Speech scrambling research by Dr Vierling's team produced little result. In 1943, only Dr Vierling and Telefunken still worked on ciphony (encrypted voice) and from 1944 on only Dr Vierling. At war ends, Feuerstein's research on ciphony focused on synthetic speech, encrypted by triple wobbling. The speech was separated in eight frequency bands. These were encrypted in a three stage ring wobbling (shifting the frequencies up and down) where the stage was split in half and these halves wobbled separately. However, speech quality after de-wobbling was very bad and ASA considered the German scientists several years away from developing any usable ciphony.

More details about the Feuerstein laboratory and Dr Vierling's work is available in chapter VIII, page 37 from Volume 8 Miscellaneous (alternative link here) of NSA's declassified files on European Axis Signal Intelligence in World War II. The rebuild of the lab under control of TICOM is described the Interim Report on Laboratorium Feuerstein (first pages are double, start reading from page 5) from the NARA archive. Another excellent source is the TICOM Archive. These documents contain enough inspiration for a few Wolfenstein sequels.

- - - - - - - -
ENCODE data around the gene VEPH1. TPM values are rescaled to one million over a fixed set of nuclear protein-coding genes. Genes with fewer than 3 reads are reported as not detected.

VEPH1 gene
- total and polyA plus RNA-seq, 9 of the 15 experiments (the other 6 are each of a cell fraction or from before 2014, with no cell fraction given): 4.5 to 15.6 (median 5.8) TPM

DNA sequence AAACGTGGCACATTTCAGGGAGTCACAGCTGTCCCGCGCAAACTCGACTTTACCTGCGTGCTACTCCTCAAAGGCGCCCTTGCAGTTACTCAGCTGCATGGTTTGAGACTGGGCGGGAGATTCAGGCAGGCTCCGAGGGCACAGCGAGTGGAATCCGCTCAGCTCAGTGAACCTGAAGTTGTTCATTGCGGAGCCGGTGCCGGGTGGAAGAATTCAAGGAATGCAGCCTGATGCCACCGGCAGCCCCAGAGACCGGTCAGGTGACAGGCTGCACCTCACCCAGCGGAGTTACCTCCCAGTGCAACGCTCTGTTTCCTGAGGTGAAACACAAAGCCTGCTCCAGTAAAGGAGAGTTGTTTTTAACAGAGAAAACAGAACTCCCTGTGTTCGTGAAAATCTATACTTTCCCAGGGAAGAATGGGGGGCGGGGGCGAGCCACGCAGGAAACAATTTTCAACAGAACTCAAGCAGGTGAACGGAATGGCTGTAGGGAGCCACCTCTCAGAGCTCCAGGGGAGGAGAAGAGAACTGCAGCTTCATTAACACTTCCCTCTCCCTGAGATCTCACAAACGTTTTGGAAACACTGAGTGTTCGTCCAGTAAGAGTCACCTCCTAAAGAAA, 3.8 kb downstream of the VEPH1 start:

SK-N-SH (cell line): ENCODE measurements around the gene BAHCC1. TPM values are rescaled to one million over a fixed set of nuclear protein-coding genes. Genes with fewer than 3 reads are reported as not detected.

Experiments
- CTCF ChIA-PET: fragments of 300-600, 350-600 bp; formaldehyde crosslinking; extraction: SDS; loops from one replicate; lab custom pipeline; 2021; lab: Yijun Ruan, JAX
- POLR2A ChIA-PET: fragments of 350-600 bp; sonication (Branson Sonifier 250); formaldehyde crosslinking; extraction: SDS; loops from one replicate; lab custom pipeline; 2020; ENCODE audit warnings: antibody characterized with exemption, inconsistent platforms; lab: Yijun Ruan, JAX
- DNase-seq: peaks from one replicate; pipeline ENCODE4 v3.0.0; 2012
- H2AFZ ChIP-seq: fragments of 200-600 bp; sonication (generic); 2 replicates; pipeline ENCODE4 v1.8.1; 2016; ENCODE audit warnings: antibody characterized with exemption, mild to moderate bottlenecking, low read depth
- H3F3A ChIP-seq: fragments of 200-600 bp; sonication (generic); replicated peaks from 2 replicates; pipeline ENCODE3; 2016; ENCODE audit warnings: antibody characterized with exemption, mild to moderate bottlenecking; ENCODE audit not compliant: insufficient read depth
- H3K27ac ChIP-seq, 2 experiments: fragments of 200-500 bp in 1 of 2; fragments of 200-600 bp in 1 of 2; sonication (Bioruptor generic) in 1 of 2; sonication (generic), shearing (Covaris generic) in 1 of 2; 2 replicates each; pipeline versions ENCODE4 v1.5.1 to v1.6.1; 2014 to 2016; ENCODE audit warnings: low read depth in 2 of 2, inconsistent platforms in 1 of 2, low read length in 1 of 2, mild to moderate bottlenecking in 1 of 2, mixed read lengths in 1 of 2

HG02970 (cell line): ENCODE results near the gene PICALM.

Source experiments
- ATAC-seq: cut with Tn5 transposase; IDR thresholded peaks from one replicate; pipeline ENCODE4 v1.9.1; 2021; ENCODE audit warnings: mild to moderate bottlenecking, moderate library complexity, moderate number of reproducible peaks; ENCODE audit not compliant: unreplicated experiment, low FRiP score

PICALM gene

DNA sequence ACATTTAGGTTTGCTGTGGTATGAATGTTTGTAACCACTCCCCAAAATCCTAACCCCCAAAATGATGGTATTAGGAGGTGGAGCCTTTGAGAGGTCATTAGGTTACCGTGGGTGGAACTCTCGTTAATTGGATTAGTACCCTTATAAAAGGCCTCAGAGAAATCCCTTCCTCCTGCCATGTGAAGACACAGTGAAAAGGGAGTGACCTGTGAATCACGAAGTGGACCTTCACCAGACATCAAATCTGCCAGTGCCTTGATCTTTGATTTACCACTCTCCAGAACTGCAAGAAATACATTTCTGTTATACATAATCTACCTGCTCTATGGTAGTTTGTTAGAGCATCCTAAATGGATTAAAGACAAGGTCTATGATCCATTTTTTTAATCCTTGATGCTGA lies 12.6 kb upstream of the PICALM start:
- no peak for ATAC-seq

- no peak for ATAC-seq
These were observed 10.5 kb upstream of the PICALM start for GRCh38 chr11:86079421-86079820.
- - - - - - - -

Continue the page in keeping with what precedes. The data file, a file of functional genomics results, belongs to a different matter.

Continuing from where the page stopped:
The importance of Feuerstein for TICOM is shown in ASA documents. The Temporary Duty Report of Mr William Friedman, the renowned U.S. cryptologist, is a resume of his tour in Germany from July to September 1945, in cooperation with TICOM. Vierling's Laboratorium, noted as important TICOM target, was one of the sites he visited in July 1945. NSA has a few more documents related to Dr Vierling.

After the war, Prof Dr Oskar Vierling continued working at his 1941 established firm VIERLING GmbH but relocated to Ebermannstadt, a mere kilometer from Castle Feuerstein. He had quite a prolific career, developing crypto machines, covert radio transmitters, eavesdropping devices, radio direction finding and various measuring and test equipment. He worked for Organisation Gehlen (post-war West-German intelligence), its successor the Bundesnachrichtendienst (foreign intelligence), the Zentralstelle für Chiffrierwesen (central cryptologic service) and the Deutsche Bundespost. From the 1930s until the 1950s he was also an important pioneer in the development of electronic and electro-acoustic instruments.

Due to legal restrictions on crypto export, Dr Vierling sold the rights for his crypto equipment to Crypto AG's predecessor Hagelin Cryptos. NSA archives show that Dr Vierling developed crypto machines in cooperation with ASA and NSA, at least until 1953 (see here and here). These documents show that ASA supplied tranistors for Vierling's crypto research. Transistors were quite novel in 1953 and their use in crypto equipment pretty unique.

Vierling's firm is currently still located in Ebermannstadt. Today, Burg Feuerstein is a catholic youth center.

Thursday, November 26, 2015

U.S. COMSEC History - Additional Releases

The National Security Agency (NSA) just published an update of the 2007 release of the David Boad lectures on communications security (see my old post). Many blank pages of the old version are now unredacted and show newly released information on various crypto systems, such as the TSEC/KL-7, KW-7, KW-26, KW-37 and one-time pad systems.